Public defender accuses SF DA of violating juvenile records law

San Francisco's Public Defender's Office is accusing the District Attorney of violating state law that protects juvenile records. 

The case in question involves the 15-year-old murder suspect who is accused of shooting and killing Japantown security guard Gavin Boston on Jan. 4

The public defender's office on Monday said DA Brooke Jenkins issued a statement to the public containing confidential information and may have leaked documents related to the minor’s juvenile record. 

Specifically, Jenkins revealed that the 15-year-old had a criminal record. In a statement, Jenkins told news outlets that the boy faced charges in a previous case and she had unsuccessfully sought to hold him in custody where he could have "begun rehabilitative services" but the court ruled otherwise. 

Juvenile records are supposed to remain confidential according to the California Welfare and Institutions Code, and releasing that information is a misdemeanor, the public defender said.

The DA's Office declined to officially respond for comment. 

However, under California law, if a minor is accused of committing one or more of about 30 serious offenses, such as murder, their records don't have to remain under seal. 

San Francisco police arrested the 15-year-old last week on suspicion of murder and gun-related felony offenses. 

A second boy, who is 14, was arrested on suspicion of being an accessory to murder. Their names are being kept confidential because they are minors being prosecuted in juvenile court. They were both booked into the Juvenile Justice Center.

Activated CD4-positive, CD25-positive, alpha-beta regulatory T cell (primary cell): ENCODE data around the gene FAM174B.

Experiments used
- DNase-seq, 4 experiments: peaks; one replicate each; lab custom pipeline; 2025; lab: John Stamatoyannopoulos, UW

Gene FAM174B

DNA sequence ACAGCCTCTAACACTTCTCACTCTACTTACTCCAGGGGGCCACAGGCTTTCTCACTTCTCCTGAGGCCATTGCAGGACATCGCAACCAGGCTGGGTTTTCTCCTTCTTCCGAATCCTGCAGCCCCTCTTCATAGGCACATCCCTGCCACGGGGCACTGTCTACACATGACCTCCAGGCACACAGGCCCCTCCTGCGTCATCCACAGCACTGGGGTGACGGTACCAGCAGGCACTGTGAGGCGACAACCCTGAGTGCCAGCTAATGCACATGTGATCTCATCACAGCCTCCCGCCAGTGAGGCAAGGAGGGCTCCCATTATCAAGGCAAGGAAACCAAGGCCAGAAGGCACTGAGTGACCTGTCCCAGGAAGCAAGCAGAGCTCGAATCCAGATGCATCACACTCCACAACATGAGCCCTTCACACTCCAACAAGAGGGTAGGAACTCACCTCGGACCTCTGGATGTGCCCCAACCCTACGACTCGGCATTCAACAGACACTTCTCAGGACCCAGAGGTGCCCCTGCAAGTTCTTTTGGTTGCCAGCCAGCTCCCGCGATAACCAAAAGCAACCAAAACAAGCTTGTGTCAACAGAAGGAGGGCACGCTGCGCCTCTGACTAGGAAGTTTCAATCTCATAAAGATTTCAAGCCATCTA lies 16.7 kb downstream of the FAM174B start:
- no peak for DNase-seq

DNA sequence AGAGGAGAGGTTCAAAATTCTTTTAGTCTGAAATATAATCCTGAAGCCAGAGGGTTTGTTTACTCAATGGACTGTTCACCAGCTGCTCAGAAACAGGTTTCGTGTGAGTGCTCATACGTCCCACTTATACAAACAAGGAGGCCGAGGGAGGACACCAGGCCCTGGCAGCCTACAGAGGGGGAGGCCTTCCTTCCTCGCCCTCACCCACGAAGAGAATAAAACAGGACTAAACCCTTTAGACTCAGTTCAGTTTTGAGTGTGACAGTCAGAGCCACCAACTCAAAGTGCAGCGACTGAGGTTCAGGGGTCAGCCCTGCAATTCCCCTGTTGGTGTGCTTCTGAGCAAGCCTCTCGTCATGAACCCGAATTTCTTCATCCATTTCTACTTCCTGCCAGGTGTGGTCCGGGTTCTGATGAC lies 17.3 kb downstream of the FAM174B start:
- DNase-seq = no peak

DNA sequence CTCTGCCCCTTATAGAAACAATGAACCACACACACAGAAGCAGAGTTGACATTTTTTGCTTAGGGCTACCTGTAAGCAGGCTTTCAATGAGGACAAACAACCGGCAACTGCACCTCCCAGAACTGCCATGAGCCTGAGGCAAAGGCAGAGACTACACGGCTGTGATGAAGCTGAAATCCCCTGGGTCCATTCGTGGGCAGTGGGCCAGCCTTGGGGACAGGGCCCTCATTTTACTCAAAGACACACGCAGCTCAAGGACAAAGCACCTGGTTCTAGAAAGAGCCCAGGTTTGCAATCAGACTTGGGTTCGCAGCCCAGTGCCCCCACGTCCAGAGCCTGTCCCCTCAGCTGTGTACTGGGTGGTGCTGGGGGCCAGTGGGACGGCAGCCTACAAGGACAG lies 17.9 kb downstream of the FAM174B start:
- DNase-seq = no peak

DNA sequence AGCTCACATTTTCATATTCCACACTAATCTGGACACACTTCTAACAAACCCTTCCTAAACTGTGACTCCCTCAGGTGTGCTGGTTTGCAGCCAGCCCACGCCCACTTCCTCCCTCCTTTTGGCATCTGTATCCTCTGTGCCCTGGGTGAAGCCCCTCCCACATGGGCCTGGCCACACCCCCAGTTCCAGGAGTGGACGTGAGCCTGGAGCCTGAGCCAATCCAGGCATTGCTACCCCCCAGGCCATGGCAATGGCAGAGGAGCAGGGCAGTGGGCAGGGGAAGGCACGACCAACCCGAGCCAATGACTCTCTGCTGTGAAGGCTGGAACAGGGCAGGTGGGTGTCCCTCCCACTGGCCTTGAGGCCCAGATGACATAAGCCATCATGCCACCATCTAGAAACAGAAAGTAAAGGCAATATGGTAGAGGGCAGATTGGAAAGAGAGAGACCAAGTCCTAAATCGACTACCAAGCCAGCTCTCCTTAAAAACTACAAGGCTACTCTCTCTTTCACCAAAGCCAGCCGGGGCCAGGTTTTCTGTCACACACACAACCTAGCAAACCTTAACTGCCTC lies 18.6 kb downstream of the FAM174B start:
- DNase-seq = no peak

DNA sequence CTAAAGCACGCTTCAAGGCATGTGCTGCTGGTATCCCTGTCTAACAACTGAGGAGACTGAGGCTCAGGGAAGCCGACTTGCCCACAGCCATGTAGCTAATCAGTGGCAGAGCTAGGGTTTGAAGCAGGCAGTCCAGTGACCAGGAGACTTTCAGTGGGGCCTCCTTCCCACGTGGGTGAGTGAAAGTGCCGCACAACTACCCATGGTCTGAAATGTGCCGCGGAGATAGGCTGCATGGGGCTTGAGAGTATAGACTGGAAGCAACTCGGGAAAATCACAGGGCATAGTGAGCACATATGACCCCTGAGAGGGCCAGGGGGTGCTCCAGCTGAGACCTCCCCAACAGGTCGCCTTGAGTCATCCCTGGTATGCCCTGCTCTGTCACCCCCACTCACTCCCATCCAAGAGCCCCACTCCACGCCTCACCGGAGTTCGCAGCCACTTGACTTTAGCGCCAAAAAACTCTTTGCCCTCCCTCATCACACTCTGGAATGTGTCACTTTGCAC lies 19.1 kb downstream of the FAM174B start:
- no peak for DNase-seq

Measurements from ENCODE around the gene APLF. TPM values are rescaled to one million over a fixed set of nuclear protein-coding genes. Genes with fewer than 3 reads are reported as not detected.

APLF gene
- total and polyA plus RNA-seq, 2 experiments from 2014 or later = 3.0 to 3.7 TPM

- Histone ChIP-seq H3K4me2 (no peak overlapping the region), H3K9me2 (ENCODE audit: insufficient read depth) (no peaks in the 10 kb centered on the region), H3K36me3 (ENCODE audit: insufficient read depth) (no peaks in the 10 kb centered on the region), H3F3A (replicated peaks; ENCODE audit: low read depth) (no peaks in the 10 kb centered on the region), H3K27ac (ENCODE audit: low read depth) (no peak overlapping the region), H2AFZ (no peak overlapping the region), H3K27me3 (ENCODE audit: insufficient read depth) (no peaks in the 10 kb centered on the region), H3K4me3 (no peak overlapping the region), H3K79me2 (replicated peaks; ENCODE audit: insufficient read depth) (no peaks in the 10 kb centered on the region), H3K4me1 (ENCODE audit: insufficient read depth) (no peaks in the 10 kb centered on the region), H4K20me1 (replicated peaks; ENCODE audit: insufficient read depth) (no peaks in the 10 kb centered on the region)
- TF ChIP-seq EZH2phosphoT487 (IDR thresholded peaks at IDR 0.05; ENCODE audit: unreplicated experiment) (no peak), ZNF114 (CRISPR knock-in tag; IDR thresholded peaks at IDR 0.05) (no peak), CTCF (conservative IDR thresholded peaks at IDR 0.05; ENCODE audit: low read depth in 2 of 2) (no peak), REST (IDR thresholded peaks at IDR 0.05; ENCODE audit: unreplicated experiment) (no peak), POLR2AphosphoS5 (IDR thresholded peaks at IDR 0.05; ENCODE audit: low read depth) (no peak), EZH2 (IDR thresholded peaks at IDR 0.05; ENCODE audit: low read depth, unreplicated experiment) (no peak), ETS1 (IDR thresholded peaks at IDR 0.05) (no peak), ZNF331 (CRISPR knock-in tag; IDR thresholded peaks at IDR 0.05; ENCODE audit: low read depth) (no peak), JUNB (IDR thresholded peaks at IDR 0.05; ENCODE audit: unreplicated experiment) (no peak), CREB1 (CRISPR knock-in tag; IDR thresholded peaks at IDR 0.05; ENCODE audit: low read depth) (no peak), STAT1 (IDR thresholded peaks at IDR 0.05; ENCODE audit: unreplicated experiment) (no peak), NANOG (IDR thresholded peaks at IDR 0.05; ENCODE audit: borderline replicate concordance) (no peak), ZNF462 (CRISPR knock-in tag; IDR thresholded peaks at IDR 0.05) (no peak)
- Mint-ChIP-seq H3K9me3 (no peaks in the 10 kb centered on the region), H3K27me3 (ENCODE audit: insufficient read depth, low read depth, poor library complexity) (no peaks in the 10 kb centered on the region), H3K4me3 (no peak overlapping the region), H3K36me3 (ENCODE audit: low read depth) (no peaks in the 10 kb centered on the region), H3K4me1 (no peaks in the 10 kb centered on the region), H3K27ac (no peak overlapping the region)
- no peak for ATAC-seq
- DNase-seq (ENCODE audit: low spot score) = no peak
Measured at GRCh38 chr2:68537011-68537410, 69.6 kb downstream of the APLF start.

Police said the teenagers were in a dispute Boston, who ended up being fatally shot.

During an arraignment for the 15-year-old boy Monday afternoon, the teenager sat quietly as Judge Roger Chan listed the charges against him, the San Francisco Chronicle reported. His public defender, Rebecca Marcus, said the teen denied the allegations against him.

Citing "leaks to the media," Marcus asked the judge to order the prosecutor’s office to preserve all communications about the case, the Chronicle reported.

In the fall, Jenkins said she would consider charging 16- and 17-year-olds alleged to have committed "heinous crimes that shock the conscience of the community" as adults. 

But in this case, the 15-year-old's age strictly prohibited her from doing so. 

Last week, the guard's sister, Carla Seawright, told KTVU her brother was escorting the 15-year-old out of the mall because he had been acting "inappropriately." 

Once outside, police said the boy opened fire.